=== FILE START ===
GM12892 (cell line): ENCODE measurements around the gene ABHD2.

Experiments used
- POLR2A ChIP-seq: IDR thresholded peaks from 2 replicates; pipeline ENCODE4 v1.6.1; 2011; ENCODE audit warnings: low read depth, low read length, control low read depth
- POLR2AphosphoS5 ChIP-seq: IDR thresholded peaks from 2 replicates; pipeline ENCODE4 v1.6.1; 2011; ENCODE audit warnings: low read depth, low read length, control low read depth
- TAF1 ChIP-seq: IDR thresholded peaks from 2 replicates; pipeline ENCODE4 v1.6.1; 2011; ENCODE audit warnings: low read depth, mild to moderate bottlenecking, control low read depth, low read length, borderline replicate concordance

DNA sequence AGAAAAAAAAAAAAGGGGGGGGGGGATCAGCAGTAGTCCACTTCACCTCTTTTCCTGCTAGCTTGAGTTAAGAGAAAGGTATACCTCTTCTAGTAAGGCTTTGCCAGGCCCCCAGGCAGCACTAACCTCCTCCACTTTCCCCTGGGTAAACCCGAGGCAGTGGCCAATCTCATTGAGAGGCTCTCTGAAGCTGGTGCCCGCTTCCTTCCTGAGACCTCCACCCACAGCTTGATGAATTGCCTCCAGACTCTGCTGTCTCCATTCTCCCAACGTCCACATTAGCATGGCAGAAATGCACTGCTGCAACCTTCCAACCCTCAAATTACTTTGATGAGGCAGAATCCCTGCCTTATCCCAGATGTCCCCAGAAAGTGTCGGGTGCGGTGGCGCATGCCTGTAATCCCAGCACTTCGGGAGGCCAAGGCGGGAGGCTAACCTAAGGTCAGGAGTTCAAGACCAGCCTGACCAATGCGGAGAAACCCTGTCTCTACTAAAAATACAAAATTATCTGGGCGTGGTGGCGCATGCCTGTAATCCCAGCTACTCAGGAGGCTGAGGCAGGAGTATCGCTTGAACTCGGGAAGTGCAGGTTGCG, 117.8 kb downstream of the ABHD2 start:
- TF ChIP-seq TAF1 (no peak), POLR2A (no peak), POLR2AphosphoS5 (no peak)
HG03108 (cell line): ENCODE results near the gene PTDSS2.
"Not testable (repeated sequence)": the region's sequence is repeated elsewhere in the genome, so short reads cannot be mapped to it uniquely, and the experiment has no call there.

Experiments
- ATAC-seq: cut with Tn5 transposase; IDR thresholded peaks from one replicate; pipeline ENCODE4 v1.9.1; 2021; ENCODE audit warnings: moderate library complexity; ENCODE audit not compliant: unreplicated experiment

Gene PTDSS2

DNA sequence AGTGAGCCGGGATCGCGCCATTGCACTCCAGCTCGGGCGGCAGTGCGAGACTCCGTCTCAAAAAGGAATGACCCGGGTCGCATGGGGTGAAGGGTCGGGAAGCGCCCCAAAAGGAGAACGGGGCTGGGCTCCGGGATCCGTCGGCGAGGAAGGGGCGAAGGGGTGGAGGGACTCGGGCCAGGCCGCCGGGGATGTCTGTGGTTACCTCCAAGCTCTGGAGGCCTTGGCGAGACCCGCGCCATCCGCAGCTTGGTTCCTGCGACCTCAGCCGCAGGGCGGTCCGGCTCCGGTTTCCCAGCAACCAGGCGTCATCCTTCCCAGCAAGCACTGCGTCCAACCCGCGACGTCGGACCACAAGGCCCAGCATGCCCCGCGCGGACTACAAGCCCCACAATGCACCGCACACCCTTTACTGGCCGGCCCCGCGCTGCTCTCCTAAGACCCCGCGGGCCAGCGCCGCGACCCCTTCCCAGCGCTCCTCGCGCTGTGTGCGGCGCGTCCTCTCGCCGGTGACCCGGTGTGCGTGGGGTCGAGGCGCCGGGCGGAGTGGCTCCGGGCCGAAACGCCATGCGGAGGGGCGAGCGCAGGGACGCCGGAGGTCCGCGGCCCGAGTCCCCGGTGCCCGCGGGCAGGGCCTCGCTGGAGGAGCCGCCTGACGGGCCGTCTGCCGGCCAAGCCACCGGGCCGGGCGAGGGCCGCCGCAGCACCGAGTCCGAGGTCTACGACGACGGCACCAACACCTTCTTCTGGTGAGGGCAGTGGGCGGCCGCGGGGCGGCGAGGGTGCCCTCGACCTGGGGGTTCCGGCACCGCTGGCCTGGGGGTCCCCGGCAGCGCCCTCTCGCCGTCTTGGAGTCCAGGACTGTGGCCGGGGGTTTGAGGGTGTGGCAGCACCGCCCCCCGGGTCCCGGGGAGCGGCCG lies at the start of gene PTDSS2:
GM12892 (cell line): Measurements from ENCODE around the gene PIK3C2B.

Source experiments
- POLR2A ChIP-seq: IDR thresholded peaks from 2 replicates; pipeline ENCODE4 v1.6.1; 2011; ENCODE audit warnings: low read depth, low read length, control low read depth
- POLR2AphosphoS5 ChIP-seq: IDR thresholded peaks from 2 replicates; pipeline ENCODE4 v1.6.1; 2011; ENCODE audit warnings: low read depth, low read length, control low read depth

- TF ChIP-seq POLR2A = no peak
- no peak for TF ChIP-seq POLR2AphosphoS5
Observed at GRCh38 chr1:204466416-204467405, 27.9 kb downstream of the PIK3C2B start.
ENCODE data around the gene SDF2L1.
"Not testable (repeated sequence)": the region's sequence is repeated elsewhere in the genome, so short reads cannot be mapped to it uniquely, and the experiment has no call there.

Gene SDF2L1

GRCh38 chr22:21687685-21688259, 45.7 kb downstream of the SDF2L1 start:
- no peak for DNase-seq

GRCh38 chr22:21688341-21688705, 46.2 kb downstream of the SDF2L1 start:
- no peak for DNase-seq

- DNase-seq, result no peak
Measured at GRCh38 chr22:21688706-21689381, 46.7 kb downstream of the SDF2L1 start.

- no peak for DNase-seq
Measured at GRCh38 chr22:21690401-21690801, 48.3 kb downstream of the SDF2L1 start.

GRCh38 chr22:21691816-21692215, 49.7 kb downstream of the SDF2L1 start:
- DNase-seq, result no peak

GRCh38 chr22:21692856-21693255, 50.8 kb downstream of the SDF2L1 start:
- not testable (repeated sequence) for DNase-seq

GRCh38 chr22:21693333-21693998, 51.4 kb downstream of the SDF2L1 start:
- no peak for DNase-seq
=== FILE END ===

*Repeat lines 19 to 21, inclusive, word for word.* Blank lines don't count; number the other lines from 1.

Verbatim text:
- no peak for TF ChIP-seq POLR2AphosphoS5
Observed at GRCh38 chr1:204466416-204467405, 27.9 kb downstream of the PIK3C2B start.
ENCODE data around the gene SDF2L1.